Buying a used lift? Buyer beware

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The idea that a dealer would want to buy a used lift has Jim Smith, Rotary Lift Canada’s Ontario sales manager, scratching his head. He knows that dealership closings have flooded the market with a lot of service department equipment. And the prices are tempting.

“But you don’t know what the owner did to it. What if an inexperienced mechanic was using it and didn’t know how to use it?”

Misuse such as using one arm under the corner of a two-post lift can cause stress or cracks inside the weld that can’t be spotted no matter how meticulous the inspection, says Smith, who has been selling lifts for 20 years.

“Whether it’s 18 months old or 15 years old, until you use it there’s no way of knowing, especially if the lift’s disassembled and sitting on the floor.”

He says buyers should insist on seeing the lift’s maintenance records history. If there is none, forget it. Even so, there’s no guarantee any report is adequate. Yes, most provinces mandate yearly inspections, but they don’t mandate inspectors’ qualifications, he says.

He runs off a list of parts that may need repairing or replacing: adapters; cylinders; cables. So make sure that replacement parts are available. The repair bill can easily equal the cost of the lift and then there are the shipping and reassembling costs. And even if the warranty’s still valid, it’s not transferable, he says.

Darcy Tallon is Canadian operations manager for Hunter Engineering Company. He’s responsible for service as well as sales and has over 10 year’s experience with alignment hoists. Hunter sells only alignment hoists.

Tallon says don’t shop for price.

“Don’t think only about the dollars. Don’t think that if something’s going for $3,000 and looks good, it’s a better deal than a new lift, which is going for $25,000.”   

He urges dealers to stick to name brands and see if parts and service are available for that brand. Even so, repairing or replacing these parts can be “expensive.”

Check for corrosion. If it’s visible, then what you can’t see underneath will be much worse.

“Check the front turn plates and the rear slip plates for ease of movement. The lift may go up and down. That’s OK for lube jobs, but if you are doing wheel alignments and the plates are seized, that means the alignment readings are guaranteed to be inaccurate.”

Like Smith, he recommends checking bearings, cables and pulleys.

Are the cable locks working? It’s critical because they keep the lift from collapsing should a cable fail.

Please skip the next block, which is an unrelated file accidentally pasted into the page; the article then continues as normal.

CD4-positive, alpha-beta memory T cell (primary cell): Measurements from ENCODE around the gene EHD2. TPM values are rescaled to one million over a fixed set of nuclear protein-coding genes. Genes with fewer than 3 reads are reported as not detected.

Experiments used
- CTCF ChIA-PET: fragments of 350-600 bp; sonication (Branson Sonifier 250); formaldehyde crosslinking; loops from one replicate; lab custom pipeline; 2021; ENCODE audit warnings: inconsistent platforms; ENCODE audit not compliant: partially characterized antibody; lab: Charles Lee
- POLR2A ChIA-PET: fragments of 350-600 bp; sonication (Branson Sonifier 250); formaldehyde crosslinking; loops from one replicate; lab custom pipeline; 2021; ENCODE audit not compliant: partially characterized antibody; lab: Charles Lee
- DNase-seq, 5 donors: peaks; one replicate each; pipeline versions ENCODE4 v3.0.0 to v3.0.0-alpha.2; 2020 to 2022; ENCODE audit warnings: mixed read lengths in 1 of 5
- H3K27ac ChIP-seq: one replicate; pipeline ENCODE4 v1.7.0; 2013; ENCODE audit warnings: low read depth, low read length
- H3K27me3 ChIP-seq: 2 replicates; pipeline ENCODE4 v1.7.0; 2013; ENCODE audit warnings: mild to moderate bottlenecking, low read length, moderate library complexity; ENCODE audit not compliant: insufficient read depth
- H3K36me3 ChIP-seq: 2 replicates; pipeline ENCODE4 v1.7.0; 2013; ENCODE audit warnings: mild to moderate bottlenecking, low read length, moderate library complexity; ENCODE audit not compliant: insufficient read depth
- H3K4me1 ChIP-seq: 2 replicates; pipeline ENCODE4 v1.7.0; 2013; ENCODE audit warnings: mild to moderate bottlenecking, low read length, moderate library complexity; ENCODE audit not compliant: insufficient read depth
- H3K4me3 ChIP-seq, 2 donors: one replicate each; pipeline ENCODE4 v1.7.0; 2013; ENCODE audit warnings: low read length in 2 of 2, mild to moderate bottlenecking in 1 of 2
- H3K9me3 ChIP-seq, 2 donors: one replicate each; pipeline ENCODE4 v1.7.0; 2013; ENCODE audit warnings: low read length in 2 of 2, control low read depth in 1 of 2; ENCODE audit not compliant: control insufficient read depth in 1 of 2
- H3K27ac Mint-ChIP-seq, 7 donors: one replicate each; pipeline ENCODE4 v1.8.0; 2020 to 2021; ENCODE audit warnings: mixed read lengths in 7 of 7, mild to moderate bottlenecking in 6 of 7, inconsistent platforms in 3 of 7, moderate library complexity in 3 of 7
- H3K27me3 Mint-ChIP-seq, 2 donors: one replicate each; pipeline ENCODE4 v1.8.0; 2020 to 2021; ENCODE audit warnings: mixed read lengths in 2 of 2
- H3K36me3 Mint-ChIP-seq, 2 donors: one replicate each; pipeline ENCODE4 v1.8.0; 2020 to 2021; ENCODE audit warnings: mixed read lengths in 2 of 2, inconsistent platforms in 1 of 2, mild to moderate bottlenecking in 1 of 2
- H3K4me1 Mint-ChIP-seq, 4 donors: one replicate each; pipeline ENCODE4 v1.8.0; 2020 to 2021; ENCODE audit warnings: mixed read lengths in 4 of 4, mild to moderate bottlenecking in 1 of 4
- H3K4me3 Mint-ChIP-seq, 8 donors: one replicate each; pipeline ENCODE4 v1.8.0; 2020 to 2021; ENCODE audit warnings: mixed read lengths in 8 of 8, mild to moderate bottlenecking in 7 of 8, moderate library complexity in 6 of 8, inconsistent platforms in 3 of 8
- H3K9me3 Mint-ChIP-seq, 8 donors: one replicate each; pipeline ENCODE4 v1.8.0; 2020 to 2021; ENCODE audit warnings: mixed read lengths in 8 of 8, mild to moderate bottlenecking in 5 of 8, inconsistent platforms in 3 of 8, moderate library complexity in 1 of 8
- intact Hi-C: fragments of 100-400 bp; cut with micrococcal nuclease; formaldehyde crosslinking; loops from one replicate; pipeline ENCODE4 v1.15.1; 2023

Have it installed by a qualified installer.

“The most popular four-post lifts, called open beam aren’t connected in the front as nothing joins the two runways horizontally where all the weight is borne,” Tallon explains. “If the front columns are not anchored properly the columns can collapse inward because most of the weight is on the turn plates.”

So it’s important to sink the anchors in concrete that’s thick enough and free of cracks. He says Hunter will not install a front column base plate on an open front lift that is within 30cm of a crack or seam and anchored in less than 10cm thick, 3,000psi concrete, because the slab could come up, he warns.

If you are still intent on going with a used lift, Tallon warns you should insure it is in good working condition and have a qualified technician inspect it.

“Take the Hunter service guy along,” he says.

Timo Vuorela has been repairing, reconditioning and selling used as well as new lifts in northern Ontario for over 20 years. Based in Sudbury, Ont., Vuorela runs Classic Hoist and Door.

Don’t buy on looks alone, he says. And don’t buy without the help of an inspector. He says an inspection should take 30 to 60 minutes. Get a detailed report, so the lift can pass the annual inspection required by most provinces.

“The hoist may look good with a new paint job on it, but you could have worn globe blocks inside. They move the carriages up and down smoothly and they will wear out over time,” he explains.

Glide blocks are “relatively” inexpensive at $200 to $400, but the cost of taking the hoist apart to install them is high, he says.

Replacing cables and pulleys can cost $1,400 plus labour.

“It doesn’t take long, and you are well on your way to spending 60 to 70 percent of what you’d pay for a new one with a warranty.”

The inspector should check for “hazard alerts.” Sent out by the manufacturer only to the original owner, they warn that the unit should be scrapped. Despite these, he says, many are still in use.

All in all, Vuorela favours buying new.

“The new ones are manufactured to higher safety standards. The good manufacturers are all certified Automotive Lift Association members and their lifts are third-party tested to higher standards. That makes it worth the investment.”